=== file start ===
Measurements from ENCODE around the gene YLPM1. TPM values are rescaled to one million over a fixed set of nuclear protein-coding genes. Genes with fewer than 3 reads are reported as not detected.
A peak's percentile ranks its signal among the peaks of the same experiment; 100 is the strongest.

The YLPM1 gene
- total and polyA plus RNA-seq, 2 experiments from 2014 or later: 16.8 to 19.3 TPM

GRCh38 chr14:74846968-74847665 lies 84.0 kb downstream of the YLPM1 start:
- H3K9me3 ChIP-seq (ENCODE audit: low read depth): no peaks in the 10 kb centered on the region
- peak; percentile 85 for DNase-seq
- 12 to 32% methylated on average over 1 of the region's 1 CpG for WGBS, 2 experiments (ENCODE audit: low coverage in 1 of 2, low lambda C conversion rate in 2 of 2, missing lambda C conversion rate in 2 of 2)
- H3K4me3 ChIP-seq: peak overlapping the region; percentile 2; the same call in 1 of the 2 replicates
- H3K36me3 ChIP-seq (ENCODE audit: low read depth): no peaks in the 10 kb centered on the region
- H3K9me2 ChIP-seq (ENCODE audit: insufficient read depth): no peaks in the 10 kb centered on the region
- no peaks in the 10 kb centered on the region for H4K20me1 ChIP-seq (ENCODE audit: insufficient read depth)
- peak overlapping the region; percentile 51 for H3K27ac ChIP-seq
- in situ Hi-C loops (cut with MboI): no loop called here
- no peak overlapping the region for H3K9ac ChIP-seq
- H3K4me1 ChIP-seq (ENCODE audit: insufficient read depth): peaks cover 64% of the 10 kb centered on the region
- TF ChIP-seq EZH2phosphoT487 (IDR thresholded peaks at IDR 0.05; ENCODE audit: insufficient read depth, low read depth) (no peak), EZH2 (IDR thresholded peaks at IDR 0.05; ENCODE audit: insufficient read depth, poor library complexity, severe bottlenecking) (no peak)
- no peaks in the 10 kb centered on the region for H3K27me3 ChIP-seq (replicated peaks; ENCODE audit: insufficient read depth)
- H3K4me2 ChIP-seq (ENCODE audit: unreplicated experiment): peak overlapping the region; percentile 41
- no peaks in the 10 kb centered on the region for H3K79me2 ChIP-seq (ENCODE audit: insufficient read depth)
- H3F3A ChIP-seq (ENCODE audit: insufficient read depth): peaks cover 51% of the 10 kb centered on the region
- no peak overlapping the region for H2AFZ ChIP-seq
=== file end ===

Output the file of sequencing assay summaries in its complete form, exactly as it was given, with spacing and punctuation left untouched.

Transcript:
Measurements from ENCODE around the gene YLPM1. TPM values are rescaled to one million over a fixed set of nuclear protein-coding genes. Genes with fewer than 3 reads are reported as not detected.
A peak's percentile ranks its signal among the peaks of the same experiment; 100 is the strongest.

The YLPM1 gene
- total and polyA plus RNA-seq, 2 experiments from 2014 or later: 16.8 to 19.3 TPM

GRCh38 chr14:74846968-74847665 lies 84.0 kb downstream of the YLPM1 start:
- H3K9me3 ChIP-seq (ENCODE audit: low read depth): no peaks in the 10 kb centered on the region
- peak; percentile 85 for DNase-seq
- 12 to 32% methylated on average over 1 of the region's 1 CpG for WGBS, 2 experiments (ENCODE audit: low coverage in 1 of 2, low lambda C conversion rate in 2 of 2, missing lambda C conversion rate in 2 of 2)
- H3K4me3 ChIP-seq: peak overlapping the region; percentile 2; the same call in 1 of the 2 replicates
- H3K36me3 ChIP-seq (ENCODE audit: low read depth): no peaks in the 10 kb centered on the region
- H3K9me2 ChIP-seq (ENCODE audit: insufficient read depth): no peaks in the 10 kb centered on the region
- no peaks in the 10 kb centered on the region for H4K20me1 ChIP-seq (ENCODE audit: insufficient read depth)
- peak overlapping the region; percentile 51 for H3K27ac ChIP-seq
- in situ Hi-C loops (cut with MboI): no loop called here
- no peak overlapping the region for H3K9ac ChIP-seq
- H3K4me1 ChIP-seq (ENCODE audit: insufficient read depth): peaks cover 64% of the 10 kb centered on the region
- TF ChIP-seq EZH2phosphoT487 (IDR thresholded peaks at IDR 0.05; ENCODE audit: insufficient read depth, low read depth) (no peak), EZH2 (IDR thresholded peaks at IDR 0.05; ENCODE audit: insufficient read depth, poor library complexity, severe bottlenecking) (no peak)
- no peaks in the 10 kb centered on the region for H3K27me3 ChIP-seq (replicated peaks; ENCODE audit: insufficient read depth)
- H3K4me2 ChIP-seq (ENCODE audit: unreplicated experiment): peak overlapping the region; percentile 41
- no peaks in the 10 kb centered on the region for H3K79me2 ChIP-seq (ENCODE audit: insufficient read depth)
- H3F3A ChIP-seq (ENCODE audit: insufficient read depth): peaks cover 51% of the 10 kb centered on the region
- no peak overlapping the region for H2AFZ ChIP-seq